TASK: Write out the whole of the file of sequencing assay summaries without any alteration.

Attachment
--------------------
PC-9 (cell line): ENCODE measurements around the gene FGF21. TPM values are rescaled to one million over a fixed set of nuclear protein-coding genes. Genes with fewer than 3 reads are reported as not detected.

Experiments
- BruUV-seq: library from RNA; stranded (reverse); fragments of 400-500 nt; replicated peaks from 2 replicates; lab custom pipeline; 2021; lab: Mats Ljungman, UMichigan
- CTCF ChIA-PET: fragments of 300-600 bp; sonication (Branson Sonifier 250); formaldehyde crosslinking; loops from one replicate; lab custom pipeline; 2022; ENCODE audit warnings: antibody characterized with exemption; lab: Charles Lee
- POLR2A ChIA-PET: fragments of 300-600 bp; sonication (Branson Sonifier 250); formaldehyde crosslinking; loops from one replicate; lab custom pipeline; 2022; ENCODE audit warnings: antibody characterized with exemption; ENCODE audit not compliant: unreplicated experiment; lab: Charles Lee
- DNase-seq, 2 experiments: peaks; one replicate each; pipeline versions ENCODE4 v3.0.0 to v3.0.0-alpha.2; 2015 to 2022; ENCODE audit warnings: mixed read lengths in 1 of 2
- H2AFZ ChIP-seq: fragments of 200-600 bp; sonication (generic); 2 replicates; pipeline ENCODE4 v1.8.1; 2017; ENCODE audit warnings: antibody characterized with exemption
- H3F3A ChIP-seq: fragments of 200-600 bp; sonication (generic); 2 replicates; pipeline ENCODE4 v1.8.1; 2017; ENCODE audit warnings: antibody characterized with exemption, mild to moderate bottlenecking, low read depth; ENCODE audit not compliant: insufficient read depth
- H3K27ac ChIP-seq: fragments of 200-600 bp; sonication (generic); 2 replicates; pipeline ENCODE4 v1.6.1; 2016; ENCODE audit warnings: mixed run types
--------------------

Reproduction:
PC-9 (cell line): ENCODE measurements around the gene FGF21. TPM values are rescaled to one million over a fixed set of nuclear protein-coding genes. Genes with fewer than 3 reads are reported as not detected.

Experiments
- BruUV-seq: library from RNA; stranded (reverse); fragments of 400-500 nt; replicated peaks from 2 replicates; lab custom pipeline; 2021; lab: Mats Ljungman, UMichigan
- CTCF ChIA-PET: fragments of 300-600 bp; sonication (Branson Sonifier 250); formaldehyde crosslinking; loops from one replicate; lab custom pipeline; 2022; ENCODE audit warnings: antibody characterized with exemption; lab: Charles Lee
- POLR2A ChIA-PET: fragments of 300-600 bp; sonication (Branson Sonifier 250); formaldehyde crosslinking; loops from one replicate; lab custom pipeline; 2022; ENCODE audit warnings: antibody characterized with exemption; ENCODE audit not compliant: unreplicated experiment; lab: Charles Lee
- DNase-seq, 2 experiments: peaks; one replicate each; pipeline versions ENCODE4 v3.0.0 to v3.0.0-alpha.2; 2015 to 2022; ENCODE audit warnings: mixed read lengths in 1 of 2
- H2AFZ ChIP-seq: fragments of 200-600 bp; sonication (generic); 2 replicates; pipeline ENCODE4 v1.8.1; 2017; ENCODE audit warnings: antibody characterized with exemption
- H3F3A ChIP-seq: fragments of 200-600 bp; sonication (generic); 2 replicates; pipeline ENCODE4 v1.8.1; 2017; ENCODE audit warnings: antibody characterized with exemption, mild to moderate bottlenecking, low read depth; ENCODE audit not compliant: insufficient read depth
- H3K27ac ChIP-seq: fragments of 200-600 bp; sonication (generic); 2 replicates; pipeline ENCODE4 v1.6.1; 2016; ENCODE audit warnings: mixed run types